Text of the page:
# "Mae'r siwt yn costio pedwar deg tri punt."

April 2, 2016

## 9 CommentsThis discussion is locked.

if 'punt' is feminine, why dont we use the feminine form of 3 or 4 (or both) here? is it because it's part of the larger number "43"?

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• 2740

That's an interesting question. The basic answer is that older number forms are disappearing from the language as it modernises, mainly as Welsh is used to teach Maths in Welsh medium schools. The old vigesimal system (similar to French) used feminine numbers, when appropriate, throughout. The most recent changes mean we only use the feminine numbers for 2,3 and 4.

The decimal system has never, as far as I know, used feminine numbers so that makes your suggestion correct, ie there is no feminine form of 43.

Does the decimal system also eschew mutations after higher numbers than 2, 3, maybe 6, 10?

Because otherwise pedwar deg tri phunt after the masculine (mutating) tri would be expected, wouldn't it?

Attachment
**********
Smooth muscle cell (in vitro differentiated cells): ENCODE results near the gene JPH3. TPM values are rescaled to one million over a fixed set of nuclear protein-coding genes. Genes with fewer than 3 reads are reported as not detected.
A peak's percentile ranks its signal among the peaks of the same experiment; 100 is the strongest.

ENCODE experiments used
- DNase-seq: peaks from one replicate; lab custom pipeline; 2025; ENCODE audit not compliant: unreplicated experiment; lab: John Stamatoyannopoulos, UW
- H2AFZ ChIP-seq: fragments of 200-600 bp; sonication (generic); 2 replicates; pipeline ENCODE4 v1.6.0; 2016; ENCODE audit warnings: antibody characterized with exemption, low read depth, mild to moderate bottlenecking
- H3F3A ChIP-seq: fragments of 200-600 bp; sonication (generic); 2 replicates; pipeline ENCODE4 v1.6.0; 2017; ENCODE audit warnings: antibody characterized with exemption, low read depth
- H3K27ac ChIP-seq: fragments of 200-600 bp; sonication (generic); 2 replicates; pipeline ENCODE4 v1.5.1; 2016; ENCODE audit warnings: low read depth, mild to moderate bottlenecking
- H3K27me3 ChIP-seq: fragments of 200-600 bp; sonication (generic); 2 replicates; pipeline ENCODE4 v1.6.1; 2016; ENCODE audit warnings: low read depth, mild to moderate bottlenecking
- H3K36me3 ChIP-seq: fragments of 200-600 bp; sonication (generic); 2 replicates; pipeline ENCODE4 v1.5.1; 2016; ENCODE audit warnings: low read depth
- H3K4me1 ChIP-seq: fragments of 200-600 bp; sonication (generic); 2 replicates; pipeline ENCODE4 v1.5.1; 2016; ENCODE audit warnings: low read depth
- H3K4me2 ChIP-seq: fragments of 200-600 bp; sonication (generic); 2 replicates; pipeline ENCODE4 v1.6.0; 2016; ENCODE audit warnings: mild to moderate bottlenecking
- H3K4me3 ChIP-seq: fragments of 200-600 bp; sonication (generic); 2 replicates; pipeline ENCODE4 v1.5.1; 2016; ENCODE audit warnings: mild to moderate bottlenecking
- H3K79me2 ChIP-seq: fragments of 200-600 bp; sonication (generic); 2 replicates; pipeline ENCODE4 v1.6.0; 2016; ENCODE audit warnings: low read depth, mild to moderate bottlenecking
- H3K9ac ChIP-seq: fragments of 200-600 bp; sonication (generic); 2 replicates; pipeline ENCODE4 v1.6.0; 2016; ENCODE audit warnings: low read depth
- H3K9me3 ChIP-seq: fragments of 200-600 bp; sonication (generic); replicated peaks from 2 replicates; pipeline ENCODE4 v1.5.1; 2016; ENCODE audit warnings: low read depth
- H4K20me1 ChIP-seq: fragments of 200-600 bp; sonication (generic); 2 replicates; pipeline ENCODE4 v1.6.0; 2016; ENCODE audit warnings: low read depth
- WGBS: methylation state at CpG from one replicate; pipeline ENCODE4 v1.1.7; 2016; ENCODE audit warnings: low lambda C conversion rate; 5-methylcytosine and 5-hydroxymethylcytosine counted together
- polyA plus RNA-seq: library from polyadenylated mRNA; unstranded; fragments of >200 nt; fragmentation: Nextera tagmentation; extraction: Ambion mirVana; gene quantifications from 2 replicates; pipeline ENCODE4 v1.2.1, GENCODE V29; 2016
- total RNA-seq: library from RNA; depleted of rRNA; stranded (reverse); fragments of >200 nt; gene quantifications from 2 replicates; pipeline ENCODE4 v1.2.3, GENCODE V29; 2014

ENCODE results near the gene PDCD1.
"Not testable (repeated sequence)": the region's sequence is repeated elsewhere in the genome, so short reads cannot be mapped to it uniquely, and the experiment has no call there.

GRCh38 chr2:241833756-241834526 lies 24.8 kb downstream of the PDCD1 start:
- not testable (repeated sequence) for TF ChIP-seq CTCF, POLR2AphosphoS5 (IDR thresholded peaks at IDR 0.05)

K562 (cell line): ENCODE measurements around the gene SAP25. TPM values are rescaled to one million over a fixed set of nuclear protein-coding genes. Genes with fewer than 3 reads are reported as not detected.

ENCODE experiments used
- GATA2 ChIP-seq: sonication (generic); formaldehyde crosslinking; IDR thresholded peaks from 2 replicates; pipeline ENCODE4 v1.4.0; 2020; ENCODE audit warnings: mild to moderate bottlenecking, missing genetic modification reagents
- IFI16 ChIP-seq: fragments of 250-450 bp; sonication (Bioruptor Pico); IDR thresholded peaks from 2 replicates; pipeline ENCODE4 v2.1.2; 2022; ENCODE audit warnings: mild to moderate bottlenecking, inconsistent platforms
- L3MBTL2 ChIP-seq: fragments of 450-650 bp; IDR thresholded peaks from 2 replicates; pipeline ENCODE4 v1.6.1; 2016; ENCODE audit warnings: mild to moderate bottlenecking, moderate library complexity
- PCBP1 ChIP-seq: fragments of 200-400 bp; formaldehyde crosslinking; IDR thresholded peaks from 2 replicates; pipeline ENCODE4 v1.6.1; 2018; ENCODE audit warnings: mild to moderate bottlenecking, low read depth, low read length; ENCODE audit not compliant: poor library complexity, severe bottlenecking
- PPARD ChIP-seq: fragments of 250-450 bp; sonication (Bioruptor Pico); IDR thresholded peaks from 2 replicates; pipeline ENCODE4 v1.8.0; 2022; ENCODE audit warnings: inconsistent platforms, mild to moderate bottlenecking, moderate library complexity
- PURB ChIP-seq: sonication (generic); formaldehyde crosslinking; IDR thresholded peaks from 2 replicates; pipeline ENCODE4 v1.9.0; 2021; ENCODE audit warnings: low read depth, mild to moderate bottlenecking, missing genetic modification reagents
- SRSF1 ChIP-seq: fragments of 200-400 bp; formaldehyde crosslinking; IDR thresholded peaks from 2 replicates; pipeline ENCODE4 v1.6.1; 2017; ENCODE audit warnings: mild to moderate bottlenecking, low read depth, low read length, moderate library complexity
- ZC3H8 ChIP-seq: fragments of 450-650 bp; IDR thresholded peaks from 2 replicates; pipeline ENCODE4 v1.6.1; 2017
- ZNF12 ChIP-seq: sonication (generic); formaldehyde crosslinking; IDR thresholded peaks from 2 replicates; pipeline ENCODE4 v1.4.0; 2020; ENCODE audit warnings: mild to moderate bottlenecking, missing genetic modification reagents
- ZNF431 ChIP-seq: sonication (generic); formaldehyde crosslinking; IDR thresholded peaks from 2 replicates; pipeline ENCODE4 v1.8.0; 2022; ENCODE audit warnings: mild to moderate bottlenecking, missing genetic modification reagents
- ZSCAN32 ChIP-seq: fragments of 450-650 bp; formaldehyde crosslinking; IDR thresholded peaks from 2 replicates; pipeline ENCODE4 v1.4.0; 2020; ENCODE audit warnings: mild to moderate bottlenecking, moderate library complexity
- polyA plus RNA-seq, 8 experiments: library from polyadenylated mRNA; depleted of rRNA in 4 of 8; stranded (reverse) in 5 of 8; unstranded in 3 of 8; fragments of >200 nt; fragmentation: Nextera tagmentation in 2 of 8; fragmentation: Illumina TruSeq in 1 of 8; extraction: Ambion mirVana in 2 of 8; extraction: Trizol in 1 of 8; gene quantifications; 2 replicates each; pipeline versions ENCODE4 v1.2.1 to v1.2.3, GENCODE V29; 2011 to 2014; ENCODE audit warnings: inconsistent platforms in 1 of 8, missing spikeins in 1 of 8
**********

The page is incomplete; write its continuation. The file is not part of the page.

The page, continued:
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• 2740

A very good question. There are two completely correct ways of saying 'forty three pounds' in Welsh. The old vigesimal system gives 'Tair phunt ar ddeugain' (lit:- 'three pounds on two score), and the absolutely correct decimal way 'Pedwar deg tri o bunnoedd' (lit:-Forty three of pounds).

However in spoken Welsh, like any language, people look for shortcuts and so the grammatically incorrect form 'pedwar deg tri punt' will be commonly heard. Since this is the easiest way of saying it and the most useful form in speech we've used it in the course.

I think you mean Tair punt are ddeugain without mutation on punt?

I thought that feminine tair does not cause the following noun to mutate in Welsh (unlike [modern] Cornish: tri thas "three fathers (m.)" but also teyr fel "three balls (f.)").

diolch!

[deactivated user]

On a different point: Why does this translate as the suit 'costs' 43 pounds? I tried 'cost' and was wrong but I don't understand why.

"The suit costs 43 pounds" - this is present tense.

"The suit cost 43 pounds" - this would be simple past tense. (Or it might be a present-tense verb appropriate for a plural subject, but "suit" is treated as a singular noun in English even though it is composed of multiple pieces of clothing such as a coat and pair of traousers.)

The Welsh sentence, starting as it does with Mae..., is in the present tense, so the past-tense translation is not appropriate here.

[deactivated user]

Thank you, mizinamo. That's very clear. (now....if only I can remember it.)